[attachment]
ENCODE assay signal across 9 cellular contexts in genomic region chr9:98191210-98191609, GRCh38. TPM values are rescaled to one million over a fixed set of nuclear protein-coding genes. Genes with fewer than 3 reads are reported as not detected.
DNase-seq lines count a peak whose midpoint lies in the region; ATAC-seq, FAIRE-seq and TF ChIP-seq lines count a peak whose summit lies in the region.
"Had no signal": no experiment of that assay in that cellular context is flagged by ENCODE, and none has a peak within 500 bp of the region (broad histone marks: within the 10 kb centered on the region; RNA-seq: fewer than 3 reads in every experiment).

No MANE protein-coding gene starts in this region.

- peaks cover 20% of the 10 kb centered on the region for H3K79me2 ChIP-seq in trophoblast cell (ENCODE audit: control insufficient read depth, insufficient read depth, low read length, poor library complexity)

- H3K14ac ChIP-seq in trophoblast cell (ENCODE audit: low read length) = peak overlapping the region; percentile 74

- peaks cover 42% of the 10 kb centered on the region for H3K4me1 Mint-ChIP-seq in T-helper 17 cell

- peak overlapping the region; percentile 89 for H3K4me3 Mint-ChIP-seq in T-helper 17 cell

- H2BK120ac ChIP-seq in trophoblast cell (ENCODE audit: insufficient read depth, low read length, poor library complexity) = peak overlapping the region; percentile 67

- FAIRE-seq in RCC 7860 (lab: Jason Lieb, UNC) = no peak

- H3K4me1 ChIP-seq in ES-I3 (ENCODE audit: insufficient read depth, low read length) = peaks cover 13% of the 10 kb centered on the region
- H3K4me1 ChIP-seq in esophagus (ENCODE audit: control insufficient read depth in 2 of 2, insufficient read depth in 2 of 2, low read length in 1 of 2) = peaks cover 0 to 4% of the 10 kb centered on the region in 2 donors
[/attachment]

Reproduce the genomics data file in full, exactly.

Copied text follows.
ENCODE assay signal across 9 cellular contexts in genomic region chr9:98191210-98191609, GRCh38. TPM values are rescaled to one million over a fixed set of nuclear protein-coding genes. Genes with fewer than 3 reads are reported as not detected.
DNase-seq lines count a peak whose midpoint lies in the region; ATAC-seq, FAIRE-seq and TF ChIP-seq lines count a peak whose summit lies in the region.
"Had no signal": no experiment of that assay in that cellular context is flagged by ENCODE, and none has a peak within 500 bp of the region (broad histone marks: within the 10 kb centered on the region; RNA-seq: fewer than 3 reads in every experiment).

No MANE protein-coding gene starts in this region.

- peaks cover 20% of the 10 kb centered on the region for H3K79me2 ChIP-seq in trophoblast cell (ENCODE audit: control insufficient read depth, insufficient read depth, low read length, poor library complexity)

- H3K14ac ChIP-seq in trophoblast cell (ENCODE audit: low read length) = peak overlapping the region; percentile 74

- peaks cover 42% of the 10 kb centered on the region for H3K4me1 Mint-ChIP-seq in T-helper 17 cell

- peak overlapping the region; percentile 89 for H3K4me3 Mint-ChIP-seq in T-helper 17 cell

- H2BK120ac ChIP-seq in trophoblast cell (ENCODE audit: insufficient read depth, low read length, poor library complexity) = peak overlapping the region; percentile 67

- FAIRE-seq in RCC 7860 (lab: Jason Lieb, UNC) = no peak

- H3K4me1 ChIP-seq in ES-I3 (ENCODE audit: insufficient read depth, low read length) = peaks cover 13% of the 10 kb centered on the region
- H3K4me1 ChIP-seq in esophagus (ENCODE audit: control insufficient read depth in 2 of 2, insufficient read depth in 2 of 2, low read length in 1 of 2) = peaks cover 0 to 4% of the 10 kb centered on the region in 2 donors